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Mary McLeod Bethune

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Black educator Mary McLeod Bethune became the first Black American to have a state-sanctioned statue erected in the U.S. Capitol’s National Statuary Hall on July 13. 

Bethune’s placement holds significance for many as it replaces the statue of Confederate general Edmund Kirby Smith, one of the last to surrender at the end of the Civil War in 1865.

Born a daughter to formerly enslaved people in South Carolina, Bethune rose to prominence as a Black educator, advisor to five U.S. presidents and leader in both civil and women’s rights. 

In 1904, the educator opened a boarding school in Daytona Beach, Florida that would later become Bethune-Cookman University.

Due to the influential roots she left in the state, Florida Sen. Rick Scott signed a bill in 2018 that commissioned Bethune’s Statuary Hall tribute.

Nilda Comas, the artist behind the sculpture, was selected out of 1,600 applicants to do Bethune’s 11-foot tall marble likeness.

“Today we are rewriting the history we want to share with our future generations. We are replacing a remnant of hatred and division with a symbol of hope and inspiration,” Rep. Frederica Wilson (D-FL.) said at Wednesday’s unveiling.

House Majority Whip James Clyburn (D-SC) read from Bethune’s last will and testament during the event, according to USA Today.

“I leave you love and I leave you hope. I leave you the challenge of developing confidence in one another. I leave you with a thirst for education. I leave you a respect for the use of power. I leave you faith, I leave you racial dignity. I leave you a desire to live harmoniously with your fellow men. I leave you finally a responsibility to our young people.”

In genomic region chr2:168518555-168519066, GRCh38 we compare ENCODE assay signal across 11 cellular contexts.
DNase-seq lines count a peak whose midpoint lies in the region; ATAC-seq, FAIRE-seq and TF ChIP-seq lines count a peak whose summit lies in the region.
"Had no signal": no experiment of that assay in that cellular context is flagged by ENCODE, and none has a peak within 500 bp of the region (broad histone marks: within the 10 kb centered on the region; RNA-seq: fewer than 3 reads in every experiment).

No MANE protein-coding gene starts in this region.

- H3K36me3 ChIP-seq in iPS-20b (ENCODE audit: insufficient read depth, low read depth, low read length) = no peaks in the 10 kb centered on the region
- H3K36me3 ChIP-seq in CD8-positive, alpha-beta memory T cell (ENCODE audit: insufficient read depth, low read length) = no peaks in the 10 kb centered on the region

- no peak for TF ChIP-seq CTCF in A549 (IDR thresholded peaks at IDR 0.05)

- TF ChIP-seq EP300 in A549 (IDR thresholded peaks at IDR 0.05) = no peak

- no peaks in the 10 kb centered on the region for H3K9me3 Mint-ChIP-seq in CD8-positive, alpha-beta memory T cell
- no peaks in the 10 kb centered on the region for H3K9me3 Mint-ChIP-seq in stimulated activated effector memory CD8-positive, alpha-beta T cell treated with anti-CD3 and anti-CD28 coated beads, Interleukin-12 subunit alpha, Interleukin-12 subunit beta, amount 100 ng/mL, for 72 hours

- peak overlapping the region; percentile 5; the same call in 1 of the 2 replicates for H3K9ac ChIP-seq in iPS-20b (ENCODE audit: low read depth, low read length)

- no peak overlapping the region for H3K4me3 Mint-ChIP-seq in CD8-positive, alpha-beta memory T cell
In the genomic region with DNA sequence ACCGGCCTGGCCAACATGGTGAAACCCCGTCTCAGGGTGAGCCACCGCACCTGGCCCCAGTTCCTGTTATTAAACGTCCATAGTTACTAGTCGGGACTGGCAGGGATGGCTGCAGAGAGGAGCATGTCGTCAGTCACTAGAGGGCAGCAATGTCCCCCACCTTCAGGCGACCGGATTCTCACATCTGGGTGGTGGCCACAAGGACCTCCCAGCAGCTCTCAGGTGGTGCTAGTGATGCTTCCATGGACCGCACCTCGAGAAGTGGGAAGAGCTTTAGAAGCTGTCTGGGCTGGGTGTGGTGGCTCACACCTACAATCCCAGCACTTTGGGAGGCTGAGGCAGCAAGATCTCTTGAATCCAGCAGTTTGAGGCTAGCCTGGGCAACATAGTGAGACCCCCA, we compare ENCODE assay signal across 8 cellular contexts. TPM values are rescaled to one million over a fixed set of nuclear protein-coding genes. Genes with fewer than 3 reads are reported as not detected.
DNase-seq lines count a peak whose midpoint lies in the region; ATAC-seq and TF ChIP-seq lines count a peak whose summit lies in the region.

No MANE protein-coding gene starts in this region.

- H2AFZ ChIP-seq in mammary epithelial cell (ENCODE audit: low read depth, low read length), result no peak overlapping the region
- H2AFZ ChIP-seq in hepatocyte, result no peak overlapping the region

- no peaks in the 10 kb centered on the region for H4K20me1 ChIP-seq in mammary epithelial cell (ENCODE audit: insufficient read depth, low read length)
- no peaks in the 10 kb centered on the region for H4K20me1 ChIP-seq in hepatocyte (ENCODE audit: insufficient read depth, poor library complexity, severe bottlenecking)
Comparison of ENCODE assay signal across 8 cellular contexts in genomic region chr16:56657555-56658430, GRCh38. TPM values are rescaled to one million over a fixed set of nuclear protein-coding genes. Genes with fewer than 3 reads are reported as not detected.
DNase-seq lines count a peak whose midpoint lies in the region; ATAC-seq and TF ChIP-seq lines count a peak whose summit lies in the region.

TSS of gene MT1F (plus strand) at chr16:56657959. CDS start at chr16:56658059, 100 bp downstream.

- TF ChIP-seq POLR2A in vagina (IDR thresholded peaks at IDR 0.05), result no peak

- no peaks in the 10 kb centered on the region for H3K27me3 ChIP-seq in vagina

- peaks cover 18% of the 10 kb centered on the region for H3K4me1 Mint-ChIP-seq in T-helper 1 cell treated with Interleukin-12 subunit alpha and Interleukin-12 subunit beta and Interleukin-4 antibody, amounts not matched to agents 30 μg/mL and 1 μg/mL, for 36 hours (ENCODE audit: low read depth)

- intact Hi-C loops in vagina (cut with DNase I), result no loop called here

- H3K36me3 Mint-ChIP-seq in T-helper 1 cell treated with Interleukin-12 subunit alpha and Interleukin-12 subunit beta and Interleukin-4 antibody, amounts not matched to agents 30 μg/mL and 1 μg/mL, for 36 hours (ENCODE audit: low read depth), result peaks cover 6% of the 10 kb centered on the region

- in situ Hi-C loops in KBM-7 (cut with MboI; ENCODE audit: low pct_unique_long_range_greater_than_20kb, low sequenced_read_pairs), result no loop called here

Statues Of Black Leaders In the Capitol

Only four other Black men and women have been honored with statues in the Capitol, but in other parts of the building besides Statuary Hall.

The famous figures include Martin Luther King Jr., Fredrick Douglass, Sojourner Truth and Rosa Parks.

Parks became the first Black woman depicted in a full-length statue in Statuary Hall in 2013. However, the civil rights leader’s memorial wasn’t a part of the National Statuary Hall Collection, the Associated Press reports.

Read more on the craftsmanship and details of Bethune’s statue in MADAMENOIRE‘s previous coverage.

RELATED CONTENT: “Statue Of Mary McLeod Bethune To Make History In The U.S. Capitol’s Sanctuary Hall”

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